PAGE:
Why do we have so many students who are frustrated and bored, just waiting to be challenged? We’ve made education about manipulation and hoops instead of inspiring our students to pursue learning that matters to them — learning that can help them make a difference in our communities and the world. By beginning with the Why questions, says teacher Shelley Wright, we can create powerful student-driven learning environments.
School-based tech leader Jennifer Carey shares some highlights from the semi-annual iPad Summit, held most recently in San Diego, with keynoters Audrey Watters and Mimi Ito.
International distance educator Smadar Goldstein has been teaching students in the U.S. and elsewhere online for more than 10 years, from her company headquarters in Israel. The connected world is finally melting down the traditional education mold, she says â€“ so what should school be instead? She offers some of her ideas in this PLP Voices post.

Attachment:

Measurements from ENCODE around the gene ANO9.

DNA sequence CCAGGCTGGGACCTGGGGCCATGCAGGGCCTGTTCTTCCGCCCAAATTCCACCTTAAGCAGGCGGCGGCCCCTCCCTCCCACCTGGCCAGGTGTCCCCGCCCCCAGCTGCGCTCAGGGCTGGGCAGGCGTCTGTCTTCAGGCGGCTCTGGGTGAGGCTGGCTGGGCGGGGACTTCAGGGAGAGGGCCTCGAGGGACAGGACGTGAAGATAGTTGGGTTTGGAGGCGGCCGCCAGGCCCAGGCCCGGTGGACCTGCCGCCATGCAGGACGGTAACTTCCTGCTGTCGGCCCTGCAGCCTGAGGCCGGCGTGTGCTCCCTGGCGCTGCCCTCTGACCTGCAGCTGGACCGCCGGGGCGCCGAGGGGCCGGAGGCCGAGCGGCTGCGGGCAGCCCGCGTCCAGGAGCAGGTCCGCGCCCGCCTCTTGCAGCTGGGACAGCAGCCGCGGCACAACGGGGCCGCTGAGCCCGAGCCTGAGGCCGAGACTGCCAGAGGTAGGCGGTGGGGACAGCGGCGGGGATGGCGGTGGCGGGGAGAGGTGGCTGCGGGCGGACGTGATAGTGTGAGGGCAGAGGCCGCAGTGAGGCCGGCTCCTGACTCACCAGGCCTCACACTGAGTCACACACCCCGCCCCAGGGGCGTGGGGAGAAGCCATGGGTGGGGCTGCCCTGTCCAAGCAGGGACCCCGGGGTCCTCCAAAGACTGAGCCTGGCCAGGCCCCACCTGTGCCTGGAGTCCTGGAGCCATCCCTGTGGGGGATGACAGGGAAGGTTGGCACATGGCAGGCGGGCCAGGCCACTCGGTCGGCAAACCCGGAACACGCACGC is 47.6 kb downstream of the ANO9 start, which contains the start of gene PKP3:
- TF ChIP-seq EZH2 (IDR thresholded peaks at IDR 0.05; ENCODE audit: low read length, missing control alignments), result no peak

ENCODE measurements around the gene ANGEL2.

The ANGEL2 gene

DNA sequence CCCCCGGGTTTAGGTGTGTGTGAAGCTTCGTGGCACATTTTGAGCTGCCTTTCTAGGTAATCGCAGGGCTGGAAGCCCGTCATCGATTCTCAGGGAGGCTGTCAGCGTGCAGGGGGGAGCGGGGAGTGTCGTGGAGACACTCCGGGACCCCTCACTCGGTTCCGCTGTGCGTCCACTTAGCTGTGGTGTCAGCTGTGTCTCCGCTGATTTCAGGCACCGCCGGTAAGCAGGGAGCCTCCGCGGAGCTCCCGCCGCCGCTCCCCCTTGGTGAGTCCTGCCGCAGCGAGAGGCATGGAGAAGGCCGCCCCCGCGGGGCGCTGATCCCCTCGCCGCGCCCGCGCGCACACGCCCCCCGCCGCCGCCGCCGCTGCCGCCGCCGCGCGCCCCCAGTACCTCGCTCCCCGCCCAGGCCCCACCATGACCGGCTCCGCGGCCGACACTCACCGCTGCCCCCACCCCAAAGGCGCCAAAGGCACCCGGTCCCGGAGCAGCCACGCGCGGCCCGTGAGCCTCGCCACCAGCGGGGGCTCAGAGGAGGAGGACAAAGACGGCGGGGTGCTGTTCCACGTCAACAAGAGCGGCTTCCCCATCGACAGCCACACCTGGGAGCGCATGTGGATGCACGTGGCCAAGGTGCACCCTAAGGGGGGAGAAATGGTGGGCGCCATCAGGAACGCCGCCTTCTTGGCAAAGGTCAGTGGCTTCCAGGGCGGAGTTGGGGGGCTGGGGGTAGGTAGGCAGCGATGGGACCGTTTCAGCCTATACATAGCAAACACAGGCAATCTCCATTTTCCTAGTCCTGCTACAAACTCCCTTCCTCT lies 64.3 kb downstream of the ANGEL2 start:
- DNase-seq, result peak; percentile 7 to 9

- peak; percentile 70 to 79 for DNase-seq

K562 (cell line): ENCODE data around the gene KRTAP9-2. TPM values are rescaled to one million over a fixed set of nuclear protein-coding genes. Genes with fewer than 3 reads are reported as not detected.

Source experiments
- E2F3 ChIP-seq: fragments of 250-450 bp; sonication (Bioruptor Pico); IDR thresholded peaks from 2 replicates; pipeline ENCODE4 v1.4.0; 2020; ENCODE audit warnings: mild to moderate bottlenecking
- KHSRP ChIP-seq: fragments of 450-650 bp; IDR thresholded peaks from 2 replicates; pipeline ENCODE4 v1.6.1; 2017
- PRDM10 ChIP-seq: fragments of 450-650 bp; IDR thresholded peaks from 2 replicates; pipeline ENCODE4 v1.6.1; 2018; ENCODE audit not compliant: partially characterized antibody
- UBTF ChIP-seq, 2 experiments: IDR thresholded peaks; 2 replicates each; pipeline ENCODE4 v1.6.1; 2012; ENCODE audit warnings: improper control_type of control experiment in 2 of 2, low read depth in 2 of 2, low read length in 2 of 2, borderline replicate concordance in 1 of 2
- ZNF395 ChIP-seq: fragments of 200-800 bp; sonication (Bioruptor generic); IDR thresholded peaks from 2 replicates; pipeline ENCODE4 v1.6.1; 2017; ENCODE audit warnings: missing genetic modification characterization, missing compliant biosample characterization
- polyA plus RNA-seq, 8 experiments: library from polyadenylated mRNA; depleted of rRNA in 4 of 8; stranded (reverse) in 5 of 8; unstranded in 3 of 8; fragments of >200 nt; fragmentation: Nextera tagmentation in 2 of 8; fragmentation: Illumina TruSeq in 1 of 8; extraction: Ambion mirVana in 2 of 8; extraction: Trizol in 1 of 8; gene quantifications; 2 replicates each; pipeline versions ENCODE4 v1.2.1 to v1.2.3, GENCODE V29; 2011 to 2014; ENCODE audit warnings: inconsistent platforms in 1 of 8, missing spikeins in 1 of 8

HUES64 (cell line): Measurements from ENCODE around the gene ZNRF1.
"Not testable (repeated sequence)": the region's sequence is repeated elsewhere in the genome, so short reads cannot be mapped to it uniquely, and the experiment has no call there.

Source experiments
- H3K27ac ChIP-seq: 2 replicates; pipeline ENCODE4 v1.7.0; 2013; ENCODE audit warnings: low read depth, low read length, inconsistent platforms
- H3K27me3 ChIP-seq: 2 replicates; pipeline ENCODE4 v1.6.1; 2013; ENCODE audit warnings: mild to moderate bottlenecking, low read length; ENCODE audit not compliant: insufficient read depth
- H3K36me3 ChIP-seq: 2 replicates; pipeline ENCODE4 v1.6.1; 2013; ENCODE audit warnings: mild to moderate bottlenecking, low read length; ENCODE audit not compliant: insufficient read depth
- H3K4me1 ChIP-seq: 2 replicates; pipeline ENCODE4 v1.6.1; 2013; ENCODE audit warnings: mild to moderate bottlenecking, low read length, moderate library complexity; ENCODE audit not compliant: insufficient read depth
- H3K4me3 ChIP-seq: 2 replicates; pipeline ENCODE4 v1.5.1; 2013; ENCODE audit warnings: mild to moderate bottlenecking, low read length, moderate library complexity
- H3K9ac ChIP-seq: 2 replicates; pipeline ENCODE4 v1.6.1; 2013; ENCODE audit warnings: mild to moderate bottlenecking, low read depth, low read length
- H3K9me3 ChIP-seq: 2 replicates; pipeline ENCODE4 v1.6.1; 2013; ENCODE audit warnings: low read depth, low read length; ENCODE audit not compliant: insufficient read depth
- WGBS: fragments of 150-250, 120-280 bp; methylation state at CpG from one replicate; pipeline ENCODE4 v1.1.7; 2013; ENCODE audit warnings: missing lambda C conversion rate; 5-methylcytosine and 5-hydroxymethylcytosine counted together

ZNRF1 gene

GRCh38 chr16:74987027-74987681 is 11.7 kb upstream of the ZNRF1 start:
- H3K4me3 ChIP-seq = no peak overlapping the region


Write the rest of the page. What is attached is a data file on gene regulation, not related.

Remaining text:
As the new school year begins, teachers can change their “stuff,” says Becky Bair. That’s the easy part. But if they haven’t changed their teaching lives to fit the needs of today’s students, then their classrooms will never become places where powerful learning is always going on.
If we can teach kids to solve messy problems before they graduate, they might have better luck solving messy problems when they start running the world, says teacher and instructional technology leader Tim Holt. Problem-Based Learning could be the final education reform.
In this open letter, “Connected Educator” offers a blunt appraisal of the consequences for teachers and students when leadership refuses to connect classrooms to the world via public social media.